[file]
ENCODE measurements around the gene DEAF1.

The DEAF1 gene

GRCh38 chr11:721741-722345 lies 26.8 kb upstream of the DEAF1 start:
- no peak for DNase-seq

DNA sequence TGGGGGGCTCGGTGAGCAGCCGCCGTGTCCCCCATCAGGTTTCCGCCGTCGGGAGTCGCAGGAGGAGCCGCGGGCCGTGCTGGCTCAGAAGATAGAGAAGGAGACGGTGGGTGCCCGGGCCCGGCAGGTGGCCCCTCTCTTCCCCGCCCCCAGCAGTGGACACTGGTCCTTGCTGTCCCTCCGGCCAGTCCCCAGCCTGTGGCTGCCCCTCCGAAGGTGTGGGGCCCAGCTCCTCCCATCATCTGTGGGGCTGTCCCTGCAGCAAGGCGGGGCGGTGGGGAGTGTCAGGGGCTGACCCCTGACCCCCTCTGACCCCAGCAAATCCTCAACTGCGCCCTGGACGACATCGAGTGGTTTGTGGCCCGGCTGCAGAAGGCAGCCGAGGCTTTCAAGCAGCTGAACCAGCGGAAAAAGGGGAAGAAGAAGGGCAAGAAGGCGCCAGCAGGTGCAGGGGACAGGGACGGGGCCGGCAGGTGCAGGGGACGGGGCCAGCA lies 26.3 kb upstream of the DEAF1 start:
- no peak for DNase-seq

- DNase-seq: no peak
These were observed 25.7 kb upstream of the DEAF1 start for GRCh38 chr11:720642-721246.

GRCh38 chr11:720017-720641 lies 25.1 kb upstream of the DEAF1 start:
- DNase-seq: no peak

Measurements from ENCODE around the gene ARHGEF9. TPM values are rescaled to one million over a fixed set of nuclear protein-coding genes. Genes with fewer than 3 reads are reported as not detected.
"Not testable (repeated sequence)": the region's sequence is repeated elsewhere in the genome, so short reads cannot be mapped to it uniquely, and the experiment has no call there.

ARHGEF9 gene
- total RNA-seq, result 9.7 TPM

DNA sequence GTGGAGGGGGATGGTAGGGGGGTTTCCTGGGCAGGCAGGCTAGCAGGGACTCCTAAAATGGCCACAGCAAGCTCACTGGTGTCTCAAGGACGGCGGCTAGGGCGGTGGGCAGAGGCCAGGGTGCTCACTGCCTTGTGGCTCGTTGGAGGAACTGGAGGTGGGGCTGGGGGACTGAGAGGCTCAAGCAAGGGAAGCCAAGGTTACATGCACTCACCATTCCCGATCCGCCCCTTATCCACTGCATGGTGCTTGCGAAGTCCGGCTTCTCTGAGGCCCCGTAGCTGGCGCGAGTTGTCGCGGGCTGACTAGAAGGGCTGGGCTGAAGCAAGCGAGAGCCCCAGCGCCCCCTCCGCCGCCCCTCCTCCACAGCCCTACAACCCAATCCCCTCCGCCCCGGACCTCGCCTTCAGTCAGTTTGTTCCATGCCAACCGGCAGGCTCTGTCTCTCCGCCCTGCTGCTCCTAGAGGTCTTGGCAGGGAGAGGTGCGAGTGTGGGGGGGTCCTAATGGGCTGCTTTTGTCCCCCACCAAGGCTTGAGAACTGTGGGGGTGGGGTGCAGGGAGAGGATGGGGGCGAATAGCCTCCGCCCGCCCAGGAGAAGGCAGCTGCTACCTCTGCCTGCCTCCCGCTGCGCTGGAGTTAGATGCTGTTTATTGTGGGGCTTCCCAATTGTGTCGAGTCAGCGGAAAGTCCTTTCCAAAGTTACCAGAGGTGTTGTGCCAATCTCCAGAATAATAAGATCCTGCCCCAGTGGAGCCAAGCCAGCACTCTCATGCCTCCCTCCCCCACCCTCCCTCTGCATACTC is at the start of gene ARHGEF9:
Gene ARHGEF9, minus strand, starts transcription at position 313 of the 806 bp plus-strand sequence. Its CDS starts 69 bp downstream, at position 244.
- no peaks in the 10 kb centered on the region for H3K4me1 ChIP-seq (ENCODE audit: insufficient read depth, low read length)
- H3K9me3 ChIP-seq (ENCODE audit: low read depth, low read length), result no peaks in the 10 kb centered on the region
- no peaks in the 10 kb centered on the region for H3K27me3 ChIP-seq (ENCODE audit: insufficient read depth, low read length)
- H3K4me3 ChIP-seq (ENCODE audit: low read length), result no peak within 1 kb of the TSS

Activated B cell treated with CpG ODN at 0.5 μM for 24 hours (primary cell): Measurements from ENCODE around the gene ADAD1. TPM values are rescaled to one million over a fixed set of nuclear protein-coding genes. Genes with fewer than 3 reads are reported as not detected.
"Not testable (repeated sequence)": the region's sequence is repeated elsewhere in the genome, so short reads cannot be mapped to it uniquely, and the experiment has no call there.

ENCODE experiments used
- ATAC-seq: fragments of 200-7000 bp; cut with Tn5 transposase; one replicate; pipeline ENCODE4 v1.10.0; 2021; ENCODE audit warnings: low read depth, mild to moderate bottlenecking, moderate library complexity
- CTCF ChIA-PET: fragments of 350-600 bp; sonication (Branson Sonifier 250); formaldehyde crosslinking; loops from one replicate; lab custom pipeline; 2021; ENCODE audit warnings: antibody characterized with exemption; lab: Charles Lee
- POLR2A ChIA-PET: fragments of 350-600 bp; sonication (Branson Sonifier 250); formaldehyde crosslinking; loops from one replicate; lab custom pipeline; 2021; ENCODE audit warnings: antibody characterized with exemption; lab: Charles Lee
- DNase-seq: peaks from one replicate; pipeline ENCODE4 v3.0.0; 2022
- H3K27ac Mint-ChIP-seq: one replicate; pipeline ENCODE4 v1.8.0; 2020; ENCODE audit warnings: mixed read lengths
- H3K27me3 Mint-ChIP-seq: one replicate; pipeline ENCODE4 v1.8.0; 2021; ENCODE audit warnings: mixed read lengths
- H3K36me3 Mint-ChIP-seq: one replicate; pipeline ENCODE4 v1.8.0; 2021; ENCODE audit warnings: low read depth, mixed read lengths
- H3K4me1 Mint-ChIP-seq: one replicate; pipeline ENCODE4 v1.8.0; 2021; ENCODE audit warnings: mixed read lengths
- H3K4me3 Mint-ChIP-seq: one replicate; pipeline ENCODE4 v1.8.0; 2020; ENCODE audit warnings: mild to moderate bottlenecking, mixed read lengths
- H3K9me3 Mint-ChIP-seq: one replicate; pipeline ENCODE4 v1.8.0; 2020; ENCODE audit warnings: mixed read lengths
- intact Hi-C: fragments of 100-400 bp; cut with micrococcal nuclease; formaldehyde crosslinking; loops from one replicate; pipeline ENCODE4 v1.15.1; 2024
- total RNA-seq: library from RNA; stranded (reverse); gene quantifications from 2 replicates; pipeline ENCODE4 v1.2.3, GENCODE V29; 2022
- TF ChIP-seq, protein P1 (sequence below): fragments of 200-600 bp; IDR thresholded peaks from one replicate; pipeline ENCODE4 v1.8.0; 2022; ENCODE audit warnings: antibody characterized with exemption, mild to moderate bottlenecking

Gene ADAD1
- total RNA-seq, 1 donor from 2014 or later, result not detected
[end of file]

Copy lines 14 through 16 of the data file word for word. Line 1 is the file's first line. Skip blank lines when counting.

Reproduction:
- total RNA-seq, result 9.7 TPM

DNA sequence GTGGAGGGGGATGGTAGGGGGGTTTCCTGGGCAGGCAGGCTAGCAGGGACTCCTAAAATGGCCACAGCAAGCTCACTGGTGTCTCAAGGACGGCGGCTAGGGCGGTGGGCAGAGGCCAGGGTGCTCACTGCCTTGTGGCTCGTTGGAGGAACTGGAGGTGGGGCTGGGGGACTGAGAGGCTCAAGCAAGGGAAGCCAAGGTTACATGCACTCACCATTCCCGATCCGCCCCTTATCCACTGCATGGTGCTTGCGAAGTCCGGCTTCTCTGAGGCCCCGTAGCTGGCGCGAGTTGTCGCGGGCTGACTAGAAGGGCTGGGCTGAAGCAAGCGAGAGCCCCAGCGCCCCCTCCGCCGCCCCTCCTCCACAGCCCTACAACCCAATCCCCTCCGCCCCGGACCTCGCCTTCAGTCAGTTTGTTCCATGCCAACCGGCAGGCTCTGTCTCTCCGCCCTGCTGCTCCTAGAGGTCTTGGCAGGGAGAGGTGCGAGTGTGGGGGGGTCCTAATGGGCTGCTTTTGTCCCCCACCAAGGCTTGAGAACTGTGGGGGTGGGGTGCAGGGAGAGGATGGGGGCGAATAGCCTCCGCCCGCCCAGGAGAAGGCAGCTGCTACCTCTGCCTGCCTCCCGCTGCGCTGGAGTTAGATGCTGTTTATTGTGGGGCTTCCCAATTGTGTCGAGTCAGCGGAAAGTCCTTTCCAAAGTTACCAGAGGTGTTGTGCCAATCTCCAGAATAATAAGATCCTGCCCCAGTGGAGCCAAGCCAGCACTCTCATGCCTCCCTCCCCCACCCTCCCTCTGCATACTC is at the start of gene ARHGEF9:
Gene ARHGEF9, minus strand, starts transcription at position 313 of the 806 bp plus-strand sequence. Its CDS starts 69 bp downstream, at position 244.